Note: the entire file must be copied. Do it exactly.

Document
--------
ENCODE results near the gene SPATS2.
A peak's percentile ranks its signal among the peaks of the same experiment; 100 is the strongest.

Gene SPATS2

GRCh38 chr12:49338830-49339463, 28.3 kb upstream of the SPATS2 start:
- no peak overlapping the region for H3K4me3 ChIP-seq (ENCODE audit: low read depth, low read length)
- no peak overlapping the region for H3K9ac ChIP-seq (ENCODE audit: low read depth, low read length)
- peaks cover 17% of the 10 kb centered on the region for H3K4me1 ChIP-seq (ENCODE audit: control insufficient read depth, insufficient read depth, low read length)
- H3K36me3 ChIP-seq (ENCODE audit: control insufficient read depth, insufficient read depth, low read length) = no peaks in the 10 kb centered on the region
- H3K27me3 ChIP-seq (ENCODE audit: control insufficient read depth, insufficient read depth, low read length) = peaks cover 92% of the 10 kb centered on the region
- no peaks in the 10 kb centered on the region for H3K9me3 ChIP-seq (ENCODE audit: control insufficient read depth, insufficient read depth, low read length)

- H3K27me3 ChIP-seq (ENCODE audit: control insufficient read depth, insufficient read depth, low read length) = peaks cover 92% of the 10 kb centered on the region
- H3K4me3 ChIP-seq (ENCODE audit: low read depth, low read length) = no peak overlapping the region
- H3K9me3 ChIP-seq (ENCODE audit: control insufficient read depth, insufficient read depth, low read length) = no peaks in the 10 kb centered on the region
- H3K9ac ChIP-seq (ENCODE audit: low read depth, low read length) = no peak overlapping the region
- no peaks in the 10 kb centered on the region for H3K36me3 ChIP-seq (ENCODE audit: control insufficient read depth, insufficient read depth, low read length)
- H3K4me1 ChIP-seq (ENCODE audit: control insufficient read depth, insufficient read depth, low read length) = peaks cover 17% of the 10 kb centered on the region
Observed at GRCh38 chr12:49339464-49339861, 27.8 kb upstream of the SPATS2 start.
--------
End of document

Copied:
ENCODE results near the gene SPATS2.
A peak's percentile ranks its signal among the peaks of the same experiment; 100 is the strongest.

Gene SPATS2

GRCh38 chr12:49338830-49339463, 28.3 kb upstream of the SPATS2 start:
- no peak overlapping the region for H3K4me3 ChIP-seq (ENCODE audit: low read depth, low read length)
- no peak overlapping the region for H3K9ac ChIP-seq (ENCODE audit: low read depth, low read length)
- peaks cover 17% of the 10 kb centered on the region for H3K4me1 ChIP-seq (ENCODE audit: control insufficient read depth, insufficient read depth, low read length)
- H3K36me3 ChIP-seq (ENCODE audit: control insufficient read depth, insufficient read depth, low read length) = no peaks in the 10 kb centered on the region
- H3K27me3 ChIP-seq (ENCODE audit: control insufficient read depth, insufficient read depth, low read length) = peaks cover 92% of the 10 kb centered on the region
- no peaks in the 10 kb centered on the region for H3K9me3 ChIP-seq (ENCODE audit: control insufficient read depth, insufficient read depth, low read length)

- H3K27me3 ChIP-seq (ENCODE audit: control insufficient read depth, insufficient read depth, low read length) = peaks cover 92% of the 10 kb centered on the region
- H3K4me3 ChIP-seq (ENCODE audit: low read depth, low read length) = no peak overlapping the region
- H3K9me3 ChIP-seq (ENCODE audit: control insufficient read depth, insufficient read depth, low read length) = no peaks in the 10 kb centered on the region
- H3K9ac ChIP-seq (ENCODE audit: low read depth, low read length) = no peak overlapping the region
- no peaks in the 10 kb centered on the region for H3K36me3 ChIP-seq (ENCODE audit: control insufficient read depth, insufficient read depth, low read length)
- H3K4me1 ChIP-seq (ENCODE audit: control insufficient read depth, insufficient read depth, low read length) = peaks cover 17% of the 10 kb centered on the region
Observed at GRCh38 chr12:49339464-49339861, 27.8 kb upstream of the SPATS2 start.